A spokesman for Fresh & Easy supermarkets said plans for opening stores in Arizona and the rest of country have not changed since the original U.S. rollout was announced.
Brendan Wonnacott, spokesman for the United Kingdom-based neighborhood market chain, said the company had always planned to stop opening stores for several months after the first flurry of markets debuted to determine how Fresh & Easy is faring with American shoppers.
“We always planned to take a break and step back and have a look at the stores we opened,” he said.
Some news reports over the weekend on Monday interpreted the lack of new stores on the agenda for a three-month period as a slowdown of the aggressive U.S. expansion, he said. That is an incorrect assumption, Wonnacott said.
Fresh & Easy, a division of U.K.-based Tesco, has so far opened 61 U.S. stores, including 19 in the Valley. Two more, both in the West Valley, are planned to debut before the end of July, he said.
Fresh & Easy has 37 sites picked for local stores and expects to build even more eventually, Wonnacott said.
“We’ve only announced plans for 37, but we’ve always had more in the pipeline,” he said. “We just don’t announce stores until we have sites, but we are always looking.”
Fresh & Easy’s director of real estate recently told local retail industry leaders that the Valley could support as many as 100 stores. Wonnacott said he couldn’t confirm that number, but he said nothing has changed that would affect the potential for expansion.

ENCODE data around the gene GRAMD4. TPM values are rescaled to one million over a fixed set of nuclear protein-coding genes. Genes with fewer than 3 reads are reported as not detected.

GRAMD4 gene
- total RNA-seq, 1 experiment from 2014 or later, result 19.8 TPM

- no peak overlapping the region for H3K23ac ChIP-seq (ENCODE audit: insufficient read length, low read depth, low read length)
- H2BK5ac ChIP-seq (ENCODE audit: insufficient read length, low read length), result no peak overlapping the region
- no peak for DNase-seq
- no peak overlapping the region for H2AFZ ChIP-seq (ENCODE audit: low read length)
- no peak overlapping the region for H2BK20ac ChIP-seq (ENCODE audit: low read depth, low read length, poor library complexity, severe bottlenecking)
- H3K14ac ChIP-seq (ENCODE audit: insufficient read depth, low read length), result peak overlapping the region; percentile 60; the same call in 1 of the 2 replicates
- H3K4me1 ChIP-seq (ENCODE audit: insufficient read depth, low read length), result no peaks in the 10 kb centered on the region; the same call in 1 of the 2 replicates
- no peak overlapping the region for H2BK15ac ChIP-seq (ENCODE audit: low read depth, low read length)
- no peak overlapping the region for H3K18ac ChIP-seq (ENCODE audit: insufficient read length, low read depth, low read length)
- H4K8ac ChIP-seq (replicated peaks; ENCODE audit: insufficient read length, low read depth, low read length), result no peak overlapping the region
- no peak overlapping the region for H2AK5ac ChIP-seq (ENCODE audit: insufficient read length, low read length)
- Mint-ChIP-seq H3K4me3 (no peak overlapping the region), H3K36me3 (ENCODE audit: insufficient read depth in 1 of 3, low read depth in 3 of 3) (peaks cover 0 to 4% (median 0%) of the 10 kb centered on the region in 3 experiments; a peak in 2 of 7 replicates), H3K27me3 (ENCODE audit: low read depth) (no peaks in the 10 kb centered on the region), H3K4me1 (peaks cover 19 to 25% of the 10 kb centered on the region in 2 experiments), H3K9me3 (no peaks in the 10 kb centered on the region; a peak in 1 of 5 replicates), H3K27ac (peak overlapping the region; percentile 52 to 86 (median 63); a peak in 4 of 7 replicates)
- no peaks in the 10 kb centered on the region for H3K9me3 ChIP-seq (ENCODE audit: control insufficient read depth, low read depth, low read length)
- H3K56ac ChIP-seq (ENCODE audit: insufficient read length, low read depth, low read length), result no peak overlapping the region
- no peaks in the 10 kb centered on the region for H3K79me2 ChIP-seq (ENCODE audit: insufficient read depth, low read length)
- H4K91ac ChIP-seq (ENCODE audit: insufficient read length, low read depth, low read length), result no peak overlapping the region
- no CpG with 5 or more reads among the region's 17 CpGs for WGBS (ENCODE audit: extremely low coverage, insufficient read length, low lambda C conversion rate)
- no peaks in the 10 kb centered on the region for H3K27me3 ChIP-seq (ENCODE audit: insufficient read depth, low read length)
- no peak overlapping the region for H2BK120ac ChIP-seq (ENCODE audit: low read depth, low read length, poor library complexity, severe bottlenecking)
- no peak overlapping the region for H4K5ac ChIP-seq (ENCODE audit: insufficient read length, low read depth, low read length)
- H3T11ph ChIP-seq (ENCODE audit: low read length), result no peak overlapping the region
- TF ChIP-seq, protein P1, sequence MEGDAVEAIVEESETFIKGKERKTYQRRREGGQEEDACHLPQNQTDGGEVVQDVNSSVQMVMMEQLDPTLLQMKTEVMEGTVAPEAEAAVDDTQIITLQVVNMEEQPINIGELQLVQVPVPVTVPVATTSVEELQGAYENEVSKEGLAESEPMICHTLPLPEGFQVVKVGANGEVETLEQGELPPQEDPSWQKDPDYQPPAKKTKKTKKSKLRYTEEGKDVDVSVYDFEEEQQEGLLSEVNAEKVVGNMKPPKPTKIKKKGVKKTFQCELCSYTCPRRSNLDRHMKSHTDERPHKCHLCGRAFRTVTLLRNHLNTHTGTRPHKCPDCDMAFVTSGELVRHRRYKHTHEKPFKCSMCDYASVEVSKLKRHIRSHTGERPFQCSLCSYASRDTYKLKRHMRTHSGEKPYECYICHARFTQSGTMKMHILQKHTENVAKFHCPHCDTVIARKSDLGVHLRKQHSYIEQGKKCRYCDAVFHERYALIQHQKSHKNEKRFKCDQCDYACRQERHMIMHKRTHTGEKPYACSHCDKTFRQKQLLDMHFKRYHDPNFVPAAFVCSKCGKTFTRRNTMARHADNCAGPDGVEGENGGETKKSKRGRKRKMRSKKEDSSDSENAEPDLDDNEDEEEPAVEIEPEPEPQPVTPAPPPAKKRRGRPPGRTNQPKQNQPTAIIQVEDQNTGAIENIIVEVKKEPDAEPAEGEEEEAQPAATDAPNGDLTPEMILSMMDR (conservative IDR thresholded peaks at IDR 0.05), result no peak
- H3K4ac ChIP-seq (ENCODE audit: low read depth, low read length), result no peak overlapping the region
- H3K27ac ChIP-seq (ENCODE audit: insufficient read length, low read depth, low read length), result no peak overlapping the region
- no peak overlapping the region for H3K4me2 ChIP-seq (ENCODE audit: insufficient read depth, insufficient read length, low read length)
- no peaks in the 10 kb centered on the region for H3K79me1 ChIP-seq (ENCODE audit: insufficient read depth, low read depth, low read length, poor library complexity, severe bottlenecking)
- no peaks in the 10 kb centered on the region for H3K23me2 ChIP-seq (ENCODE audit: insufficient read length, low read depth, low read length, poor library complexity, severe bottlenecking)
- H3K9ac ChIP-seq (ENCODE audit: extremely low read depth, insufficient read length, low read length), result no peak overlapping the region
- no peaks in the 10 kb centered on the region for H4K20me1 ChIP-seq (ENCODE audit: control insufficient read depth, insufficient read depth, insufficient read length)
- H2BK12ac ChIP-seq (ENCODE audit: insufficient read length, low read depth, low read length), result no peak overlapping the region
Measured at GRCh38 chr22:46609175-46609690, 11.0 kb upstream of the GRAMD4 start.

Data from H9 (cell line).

Local stores are doing well, he said.
“We’re very pleased with the reception we’ve received,” he said.
Analysts in London apparently are not so sure whether the chain is doing as well as predicted.
Bloomberg News reported that shares in Tesco slipped slightly on the news and the financial news organization tallied U.K. analysts’ opinions.
The U.S. stores may be generating average sales of $170,000 a week, Mike Dennis, an analyst at Piper Jaffray in London, said in a research report, Bloomberg reported. He estimated that Tesco was aiming for weekly revenue of $200,000 and said the shortfall might hurt long-term profitability goals.
Panmure Gordon & Co. analyst Philip Dorgan was more optimistic,
according to Bloomberg.
“Tesco will get flak today and it will affect the shares, but in the real world it does not matter a row of beans,” Dorgan wrote, according to Bloomberg.
“There is nothing in the share price for Fresh & Easy, and management action is actually increasing the chances of success,” Dorgan said in a note.